12. Mr. Dalvi placed strong reliance on Clause (c) of Statute 373. It expressly makes the procedure prescribed by Statutes 353 to 373 applicable to the election by any of the authorities of the University to any other of its authorities. The extent of the width of this clause in the face of the restrictive words of Statute 363 would necessitate closer examination. It is enough here to note that a Dean is an 'officer', under section 8 and not 'any authority' of the University under section 19 to attract this Clause (c). The result is that Statute 363 must be held to be inapplicable to election of Dean.
13. Mr. Dalvi then contended that in either case, proceeding with the constitution of authorities and Faculties and election of the Deans thereto before filling in of all the seats to the Senate cannot be legal and valid. The possibility of Senate members, filling in the unfilled vacancies. Voting in favour of the petitioner could not have been ruled out. This indeed is the sole contention in the second petition and is also raised in the first petition. In the first place, the contention is too far-fetched to require any serious consideration. As seen earlier, the Dean is elected by the members of the Faculty. The Faculty, on the other hand, consists of the members assigned to it by the Senate and other authorities. This contention assumes that the supporters of the petitioner would necessarily have been elected to the Senate and Board of Studies and Council would necessarily have nominated them to the Faculties. It is difficult to base any finding in such remote possibilities. It is not suggested that there was still any vacancy in the constitution of the Faculty. Absence of adequate strength of the Senate may at least affect the constitution of the Faculty and not the election of the Dean directly. Secondly, section 85 of the Act, to our mind, is a complete answer to Mr. Dalvi' contention. Section 85 reads thus :
'No act or proceeding of the Senate .............or any other authority............shall be deemed to be invalid at any time merely on the ground that---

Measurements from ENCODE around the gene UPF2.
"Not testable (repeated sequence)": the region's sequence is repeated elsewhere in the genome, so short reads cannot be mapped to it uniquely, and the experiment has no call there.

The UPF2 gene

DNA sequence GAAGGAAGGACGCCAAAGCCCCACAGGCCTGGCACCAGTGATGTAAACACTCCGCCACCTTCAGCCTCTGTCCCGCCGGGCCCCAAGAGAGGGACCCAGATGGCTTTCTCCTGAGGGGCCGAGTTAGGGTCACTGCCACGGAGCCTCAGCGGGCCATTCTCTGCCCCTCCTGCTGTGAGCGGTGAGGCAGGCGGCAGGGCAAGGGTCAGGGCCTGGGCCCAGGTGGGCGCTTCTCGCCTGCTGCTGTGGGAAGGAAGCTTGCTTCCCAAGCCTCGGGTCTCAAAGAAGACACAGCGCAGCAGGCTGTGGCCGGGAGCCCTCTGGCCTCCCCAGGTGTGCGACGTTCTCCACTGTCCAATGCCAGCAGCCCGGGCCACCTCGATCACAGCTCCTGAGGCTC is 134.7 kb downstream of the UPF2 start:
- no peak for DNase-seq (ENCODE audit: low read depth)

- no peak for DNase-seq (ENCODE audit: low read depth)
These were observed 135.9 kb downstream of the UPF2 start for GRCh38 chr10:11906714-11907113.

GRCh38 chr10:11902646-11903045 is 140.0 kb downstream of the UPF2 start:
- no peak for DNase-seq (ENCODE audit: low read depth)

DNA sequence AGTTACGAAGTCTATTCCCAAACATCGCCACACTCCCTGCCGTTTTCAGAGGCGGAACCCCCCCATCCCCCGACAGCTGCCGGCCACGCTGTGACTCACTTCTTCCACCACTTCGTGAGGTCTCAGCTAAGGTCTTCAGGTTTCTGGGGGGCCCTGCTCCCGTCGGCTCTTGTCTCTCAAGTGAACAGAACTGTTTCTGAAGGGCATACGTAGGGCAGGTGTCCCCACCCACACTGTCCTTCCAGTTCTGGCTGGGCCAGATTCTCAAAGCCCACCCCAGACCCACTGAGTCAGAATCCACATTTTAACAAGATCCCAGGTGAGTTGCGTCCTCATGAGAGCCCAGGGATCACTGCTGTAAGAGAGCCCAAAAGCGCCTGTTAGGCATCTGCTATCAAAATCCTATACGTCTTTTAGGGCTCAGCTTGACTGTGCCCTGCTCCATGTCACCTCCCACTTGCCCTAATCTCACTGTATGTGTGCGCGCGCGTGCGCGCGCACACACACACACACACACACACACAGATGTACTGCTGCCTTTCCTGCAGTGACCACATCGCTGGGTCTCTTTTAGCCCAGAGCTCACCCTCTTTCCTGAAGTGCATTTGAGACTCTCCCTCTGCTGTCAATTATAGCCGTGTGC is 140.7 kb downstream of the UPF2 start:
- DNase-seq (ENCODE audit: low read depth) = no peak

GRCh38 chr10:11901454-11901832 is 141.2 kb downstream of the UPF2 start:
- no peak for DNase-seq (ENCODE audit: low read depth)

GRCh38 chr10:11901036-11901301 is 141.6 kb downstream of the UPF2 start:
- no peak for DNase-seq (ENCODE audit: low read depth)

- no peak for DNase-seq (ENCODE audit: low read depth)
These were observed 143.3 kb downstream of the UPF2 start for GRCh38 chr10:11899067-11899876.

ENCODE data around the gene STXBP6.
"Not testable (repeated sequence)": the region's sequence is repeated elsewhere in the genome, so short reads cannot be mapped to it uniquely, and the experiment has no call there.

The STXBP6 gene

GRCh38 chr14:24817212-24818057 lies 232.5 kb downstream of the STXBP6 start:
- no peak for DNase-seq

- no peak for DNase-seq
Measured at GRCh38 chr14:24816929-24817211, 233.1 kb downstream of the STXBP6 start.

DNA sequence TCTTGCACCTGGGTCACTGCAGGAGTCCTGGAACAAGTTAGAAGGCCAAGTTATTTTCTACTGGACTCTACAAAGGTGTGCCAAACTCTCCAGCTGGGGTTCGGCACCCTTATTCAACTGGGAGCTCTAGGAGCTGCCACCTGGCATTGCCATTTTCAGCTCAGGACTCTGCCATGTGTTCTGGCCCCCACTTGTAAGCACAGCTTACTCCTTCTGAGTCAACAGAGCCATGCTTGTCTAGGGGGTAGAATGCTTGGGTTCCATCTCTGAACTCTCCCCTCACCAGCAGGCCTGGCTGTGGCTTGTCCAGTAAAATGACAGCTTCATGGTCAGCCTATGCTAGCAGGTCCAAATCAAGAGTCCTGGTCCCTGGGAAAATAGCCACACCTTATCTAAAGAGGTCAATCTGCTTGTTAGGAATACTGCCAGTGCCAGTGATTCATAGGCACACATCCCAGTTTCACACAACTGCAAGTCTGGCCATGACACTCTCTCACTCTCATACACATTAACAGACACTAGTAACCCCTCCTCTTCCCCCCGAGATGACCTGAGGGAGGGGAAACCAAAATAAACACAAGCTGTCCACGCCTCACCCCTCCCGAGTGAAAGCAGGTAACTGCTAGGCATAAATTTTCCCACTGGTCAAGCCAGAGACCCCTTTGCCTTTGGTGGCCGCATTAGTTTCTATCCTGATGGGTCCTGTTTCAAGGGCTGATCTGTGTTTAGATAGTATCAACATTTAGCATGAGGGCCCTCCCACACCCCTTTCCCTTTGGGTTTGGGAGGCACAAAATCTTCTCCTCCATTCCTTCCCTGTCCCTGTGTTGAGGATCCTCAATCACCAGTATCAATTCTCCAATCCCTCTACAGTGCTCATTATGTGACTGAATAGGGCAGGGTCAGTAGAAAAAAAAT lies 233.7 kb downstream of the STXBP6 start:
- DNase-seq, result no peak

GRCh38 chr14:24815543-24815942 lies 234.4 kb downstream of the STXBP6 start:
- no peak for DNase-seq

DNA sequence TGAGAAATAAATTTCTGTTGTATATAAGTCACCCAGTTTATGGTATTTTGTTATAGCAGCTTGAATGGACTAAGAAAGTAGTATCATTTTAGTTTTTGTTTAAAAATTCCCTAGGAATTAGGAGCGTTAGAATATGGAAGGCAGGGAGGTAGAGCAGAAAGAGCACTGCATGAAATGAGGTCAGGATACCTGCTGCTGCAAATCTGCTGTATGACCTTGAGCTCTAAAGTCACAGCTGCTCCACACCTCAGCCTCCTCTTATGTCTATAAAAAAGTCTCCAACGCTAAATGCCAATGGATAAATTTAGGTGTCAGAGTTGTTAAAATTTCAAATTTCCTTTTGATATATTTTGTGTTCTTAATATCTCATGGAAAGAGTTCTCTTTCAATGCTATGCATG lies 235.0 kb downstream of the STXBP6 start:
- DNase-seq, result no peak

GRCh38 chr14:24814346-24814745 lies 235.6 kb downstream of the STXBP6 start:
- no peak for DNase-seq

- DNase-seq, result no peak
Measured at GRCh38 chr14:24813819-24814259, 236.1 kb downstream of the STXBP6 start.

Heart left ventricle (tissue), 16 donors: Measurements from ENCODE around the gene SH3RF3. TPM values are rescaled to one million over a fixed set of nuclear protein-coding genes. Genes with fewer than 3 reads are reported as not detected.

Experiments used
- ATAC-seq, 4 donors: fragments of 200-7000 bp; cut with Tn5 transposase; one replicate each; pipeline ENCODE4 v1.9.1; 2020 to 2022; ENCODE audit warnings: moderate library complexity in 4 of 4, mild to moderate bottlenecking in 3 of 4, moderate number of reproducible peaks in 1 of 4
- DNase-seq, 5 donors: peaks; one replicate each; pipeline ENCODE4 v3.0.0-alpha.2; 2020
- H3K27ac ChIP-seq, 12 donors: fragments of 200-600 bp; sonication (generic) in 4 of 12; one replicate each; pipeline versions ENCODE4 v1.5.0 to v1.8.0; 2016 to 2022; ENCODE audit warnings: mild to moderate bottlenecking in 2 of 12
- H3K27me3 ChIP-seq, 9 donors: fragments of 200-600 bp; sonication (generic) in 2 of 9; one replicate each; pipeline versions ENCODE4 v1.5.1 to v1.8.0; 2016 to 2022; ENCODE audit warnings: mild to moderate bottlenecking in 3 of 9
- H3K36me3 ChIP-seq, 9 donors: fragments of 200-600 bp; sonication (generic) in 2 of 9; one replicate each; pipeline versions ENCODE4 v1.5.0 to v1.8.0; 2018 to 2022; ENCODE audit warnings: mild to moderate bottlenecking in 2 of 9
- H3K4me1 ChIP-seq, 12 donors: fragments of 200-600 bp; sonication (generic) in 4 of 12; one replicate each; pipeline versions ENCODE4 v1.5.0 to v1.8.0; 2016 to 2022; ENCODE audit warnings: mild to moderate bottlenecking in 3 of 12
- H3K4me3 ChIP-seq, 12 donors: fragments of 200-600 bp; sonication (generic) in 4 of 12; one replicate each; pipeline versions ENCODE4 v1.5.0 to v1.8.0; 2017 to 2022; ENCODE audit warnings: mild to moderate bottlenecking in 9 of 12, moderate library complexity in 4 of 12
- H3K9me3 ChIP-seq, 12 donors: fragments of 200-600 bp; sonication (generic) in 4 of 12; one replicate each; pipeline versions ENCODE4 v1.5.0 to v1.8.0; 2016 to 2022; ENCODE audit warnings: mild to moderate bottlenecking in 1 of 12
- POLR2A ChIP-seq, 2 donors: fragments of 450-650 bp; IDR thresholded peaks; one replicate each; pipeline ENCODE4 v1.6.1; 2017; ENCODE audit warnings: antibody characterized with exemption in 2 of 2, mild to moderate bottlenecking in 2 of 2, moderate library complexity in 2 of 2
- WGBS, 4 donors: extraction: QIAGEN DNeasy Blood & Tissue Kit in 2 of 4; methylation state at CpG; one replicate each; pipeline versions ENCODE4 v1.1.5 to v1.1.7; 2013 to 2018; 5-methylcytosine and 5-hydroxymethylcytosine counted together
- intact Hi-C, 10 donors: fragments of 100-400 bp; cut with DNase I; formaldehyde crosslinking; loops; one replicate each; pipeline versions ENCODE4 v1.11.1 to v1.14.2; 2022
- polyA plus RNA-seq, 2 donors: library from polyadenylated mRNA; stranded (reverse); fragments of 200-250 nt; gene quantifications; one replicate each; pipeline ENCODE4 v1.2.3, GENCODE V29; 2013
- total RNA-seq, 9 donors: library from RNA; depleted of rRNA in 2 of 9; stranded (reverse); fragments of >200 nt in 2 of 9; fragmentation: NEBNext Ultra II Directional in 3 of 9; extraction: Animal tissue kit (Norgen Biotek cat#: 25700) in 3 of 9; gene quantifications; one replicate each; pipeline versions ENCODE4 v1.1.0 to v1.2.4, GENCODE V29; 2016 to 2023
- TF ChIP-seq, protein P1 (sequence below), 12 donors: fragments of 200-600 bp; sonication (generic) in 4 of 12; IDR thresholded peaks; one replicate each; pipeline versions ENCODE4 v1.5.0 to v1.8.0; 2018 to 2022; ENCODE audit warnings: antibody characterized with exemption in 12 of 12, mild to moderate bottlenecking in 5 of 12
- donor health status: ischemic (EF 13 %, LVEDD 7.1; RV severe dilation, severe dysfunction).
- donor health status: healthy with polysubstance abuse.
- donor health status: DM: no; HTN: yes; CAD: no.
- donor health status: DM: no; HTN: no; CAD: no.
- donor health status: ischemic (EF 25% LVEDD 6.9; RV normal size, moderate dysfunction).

(a) any of the members of any such authority...............are not elected, appointed or nominated or for any other reason are not available to take office at the time of the Constitution..................or there is any other defect in the Constitution thereof or there are one or more vacancies in the offices of members thereof;XX XX XX.'
The action of the Senate in Constitution of the Faculty cannot be deemed to be invalid under the mandate of the section merely on the ground that a few members of the Senate were not elected before the Faculty was constituted. The section will have the same curative effect in regard to the Constitution of the Board of Studies or other authorities from which the Faculty is constituted. The question of there being any defect in the election of the Dean on this count obviously cannot arise. The contention of Mr. Dalvi raised in this behalf is liable to be rejected.
14. Mr. Thorat had raised a preliminary point. He contended that these petitions are not maintainable under Article 226 of the Constitution, because of the existence of other remedy available under section 86 of the Act. Section 86 permits reference of any of question of interpretation, of any of the provisions of the Act or Statute, to the Chancellor of the University for decision. The power of the Chancellor can be invoked only by reference which can be made only by the Vice-Chancellor on his own, or on the petition of the affected party in his discretion. The proviso, however, casts an obligation on the Vice-Chancellor to make such reference in the event of a requisition by not less than 25 members of the Senate. The Vice-Chancellor might have made a reference to the Chancellor had the petitioner approached him. He could also have refused to do so in his discretion. We will not be justified at this late stage in rejecting the petitions on the ground of such a remedy. We were informed at the bar that some such petition was actually made by someone to the Vice-Chancellor. The fact that the Vice-Chancellor did not make any reference only suggests inadvisability on our part at this late stage to reject these petitions.
15. In the result, both the petitions fail. The rules are accordingly discharged without any order as to costs.